Archive | December, 2011

What Comes After Christmas?

19 Dec

Christmas can be an all-consuming endeavor: friends, family, food, festivities, music, presents — so much so, in fact, that we often forget to look ahead to the days following this special season.

In case you’ve forgotten, New Years Eve celebrations are right around the corner! If you haven’t decided what to do and are looking for a few good dining options in the ‘Burgh, check out Table Magazine’s recent piece on “Where to go and what to eat” while you ring in the new year.

Got suggestions? Comment and let us know!

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New Year’s Eve 2011
Where to go and what to eat!
Posted: Dec. 19, 2011
By Jessie Cadle

New Years Eve is the time to don the fancy dress and the highest (and hottest) heels to hit the city. But it’s also a holiday for fabulous, filling food. We’ve scoured the streets and found restaurants with special New Year’s Eve events. Grab a fork!

Have a little dessert before dinner at Dozen Bake Shop, in Lawrenceville and Oakland. They have cupcakes with liquor in the frosting or in the cake. Pick up a few margarita, cosmo or jack and coke cupcakes for yourself or to take to your New Year’s party. (Cheers!)

Head to Highland Park for E2’s family style dinner—featuring a special menu created by Chef Kate Romane—for $60 per person. It’s BYOB, so don’t forget the Champagne!

If you want a full-night affair, head to Seven Springs for one of two parties: the Foggy Goggle for $50 a person or the Matterhorn Lounge and Alpine Room Party for $25 per person. Both feature hors d’oeuvres from 9-11 p.m., DJ performances, and pork and sauerkraut at midnight.

If you’re down for even more of a road trip, head to Green House Tavern in Cleveland, Ohio. We fell in love with this place on a recent culinary trip. For $89, you can have a 9-course dinner menu (vegetarian available) and a show by three different DJs.

SAVOY is bringing in Celebrity DJ Biz Markie for their $100 event, which includes a three-course menu, complimentary wine, and a Champagne toast. For $50, you can hang in the lounge for a more laid-back celebration.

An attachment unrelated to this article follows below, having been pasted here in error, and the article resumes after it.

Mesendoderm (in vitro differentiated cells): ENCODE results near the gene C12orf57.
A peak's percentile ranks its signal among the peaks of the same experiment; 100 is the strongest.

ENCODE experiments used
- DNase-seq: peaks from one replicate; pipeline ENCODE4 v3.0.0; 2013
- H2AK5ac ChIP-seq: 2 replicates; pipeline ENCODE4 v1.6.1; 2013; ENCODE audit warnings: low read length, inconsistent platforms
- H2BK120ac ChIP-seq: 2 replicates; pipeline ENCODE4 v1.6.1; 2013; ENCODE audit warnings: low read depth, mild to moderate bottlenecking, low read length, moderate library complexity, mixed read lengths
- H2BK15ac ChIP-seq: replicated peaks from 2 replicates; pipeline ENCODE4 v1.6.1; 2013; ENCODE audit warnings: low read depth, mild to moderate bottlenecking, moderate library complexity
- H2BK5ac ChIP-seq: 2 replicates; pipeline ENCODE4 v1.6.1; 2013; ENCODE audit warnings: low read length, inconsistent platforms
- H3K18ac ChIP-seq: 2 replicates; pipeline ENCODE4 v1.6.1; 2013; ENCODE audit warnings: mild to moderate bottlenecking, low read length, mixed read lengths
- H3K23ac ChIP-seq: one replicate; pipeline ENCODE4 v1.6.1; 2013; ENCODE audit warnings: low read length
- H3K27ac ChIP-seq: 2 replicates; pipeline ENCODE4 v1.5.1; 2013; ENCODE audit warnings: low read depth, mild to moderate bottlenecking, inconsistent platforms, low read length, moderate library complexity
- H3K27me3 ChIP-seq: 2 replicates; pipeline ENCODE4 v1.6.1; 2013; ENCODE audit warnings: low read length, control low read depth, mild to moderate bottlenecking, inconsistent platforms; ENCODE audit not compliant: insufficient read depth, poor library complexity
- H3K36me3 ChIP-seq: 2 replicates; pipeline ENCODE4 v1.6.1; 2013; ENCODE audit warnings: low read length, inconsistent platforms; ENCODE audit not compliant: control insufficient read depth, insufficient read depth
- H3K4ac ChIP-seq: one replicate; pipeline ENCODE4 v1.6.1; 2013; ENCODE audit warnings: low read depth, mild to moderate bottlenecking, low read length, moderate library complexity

Spoon, in East Liberty, is celebrating with a small two-course meal—including chicken and dumplings or filet and crab bread pudding—and dessert. But, if you’re out in Allison Park, check out Blue’s New Year’s Eve menu and New Orleans style jazz by The Southern Comfort Band from 8 p.m. until midnight.

For a classic downtown Pittsburgh night, go to Braddock’s American Brasserie for $50 a person. The special menu includes prosciutto wrapped scallop galantine. (Yum.) Or check out Habitat, for $100 per person, for a six-course meal, featuring scallops and seared duck breast.

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Follow this link to read the rest of this article on Table Magazine’s website.

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Get Ready for… Christmas Cookies!

7 Dec

No holiday celebration is complete without a plate (or several) of traditional Christmas cookies. We consulted Good Housekeeping for a few good recipes. Below is our favorite – simple, old-fashioned sugar cookies. Visit the site to check out more delicious creations!

Old-Fashioned Classics: 11 Traditional Christmas Cookies

Baking cookies is a wonderful holiday tradition, and there are a few yummy treats you must have on the plate of Christmas cookies every year: decorated sugar cookies, thumbprints, gingerbread cookies. We’ve got the perfect recipes for these cookies — and for your other favorite classics. Let the baking begin!

Sugar Cookies

From Good Housekeeping

triple-tested at the Good Housekeeping Research Institute

Sugar cookies are the ideal holiday cookie — they can be frosted and dressed up in countless ways to suit any occasion.

Preheat oven to 350 degrees F. In large bowl, with mixer on low speed, beat butter and sugar until blended. Increase speed to high; beat until light and creamy. On low speed, beat in egg and vanilla. Beat in flour, baking powder, and salt until blended.

Divide dough into 4 equal pieces; flatten each piece into a disk. Wrap each disk with plastic wrap and refrigerate 1 hour or until dough is firm enough to roll. (Or place dough in freezer 30 minutes.)

On lightly floured surface, with floured rolling pin, roll 1 piece of dough 1/8 inch thick. With floured 3-inch to 4-inch cookie cutters, cut dough into as many cookies as possible; wrap and refrigerate trimmings. Place cookies, 1 inch apart, on ungreased large cookie sheet.

Bake cookies 10 to 12 minutes or until lightly browned. Transfer cookies to wire rack to cool. Repeat with remaining dough and trimmings.

When cookies are cool, prepare Ornamental Frosting, if you like; use along with sugars and candies to decorate cookies. Set cookies aside to allow frosting to dry completely, about 1 hour. Store in tightly covered container (with waxed paper between layers if decorated) at room temperature up to 2 weeks, or in freezer up to 3 months.

See more scrumptious holiday recipes at delish.com~